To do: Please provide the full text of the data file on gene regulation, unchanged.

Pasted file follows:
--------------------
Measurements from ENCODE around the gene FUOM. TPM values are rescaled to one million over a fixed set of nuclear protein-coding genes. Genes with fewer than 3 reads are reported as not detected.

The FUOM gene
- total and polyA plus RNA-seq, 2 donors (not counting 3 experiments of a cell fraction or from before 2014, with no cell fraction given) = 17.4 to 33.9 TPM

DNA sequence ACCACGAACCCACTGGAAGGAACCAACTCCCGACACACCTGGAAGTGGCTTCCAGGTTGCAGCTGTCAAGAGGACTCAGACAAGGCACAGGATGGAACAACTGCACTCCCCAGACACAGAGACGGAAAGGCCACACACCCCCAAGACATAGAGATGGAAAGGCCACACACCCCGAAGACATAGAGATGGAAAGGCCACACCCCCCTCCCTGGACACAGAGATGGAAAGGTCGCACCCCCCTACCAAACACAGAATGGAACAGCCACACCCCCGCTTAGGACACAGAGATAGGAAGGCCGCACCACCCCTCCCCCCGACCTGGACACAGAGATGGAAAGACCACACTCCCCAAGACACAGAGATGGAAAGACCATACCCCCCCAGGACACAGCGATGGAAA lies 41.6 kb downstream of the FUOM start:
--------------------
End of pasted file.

Measurements from ENCODE around the gene FUOM. TPM values are rescaled to one million over a fixed set of nuclear protein-coding genes. Genes with fewer than 3 reads are reported as not detected.

The FUOM gene
- total and polyA plus RNA-seq, 2 donors (not counting 3 experiments of a cell fraction or from before 2014, with no cell fraction given) = 17.4 to 33.9 TPM

DNA sequence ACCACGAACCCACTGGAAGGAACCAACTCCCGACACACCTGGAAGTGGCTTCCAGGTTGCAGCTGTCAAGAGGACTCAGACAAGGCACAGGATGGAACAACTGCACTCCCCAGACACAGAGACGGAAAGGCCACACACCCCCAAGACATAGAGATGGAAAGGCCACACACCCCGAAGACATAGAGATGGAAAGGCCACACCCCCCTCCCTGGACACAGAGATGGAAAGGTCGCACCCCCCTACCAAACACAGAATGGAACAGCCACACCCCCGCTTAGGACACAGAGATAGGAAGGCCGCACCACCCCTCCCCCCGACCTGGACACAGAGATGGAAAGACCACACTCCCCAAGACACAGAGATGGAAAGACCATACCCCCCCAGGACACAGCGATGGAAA lies 41.6 kb downstream of the FUOM start: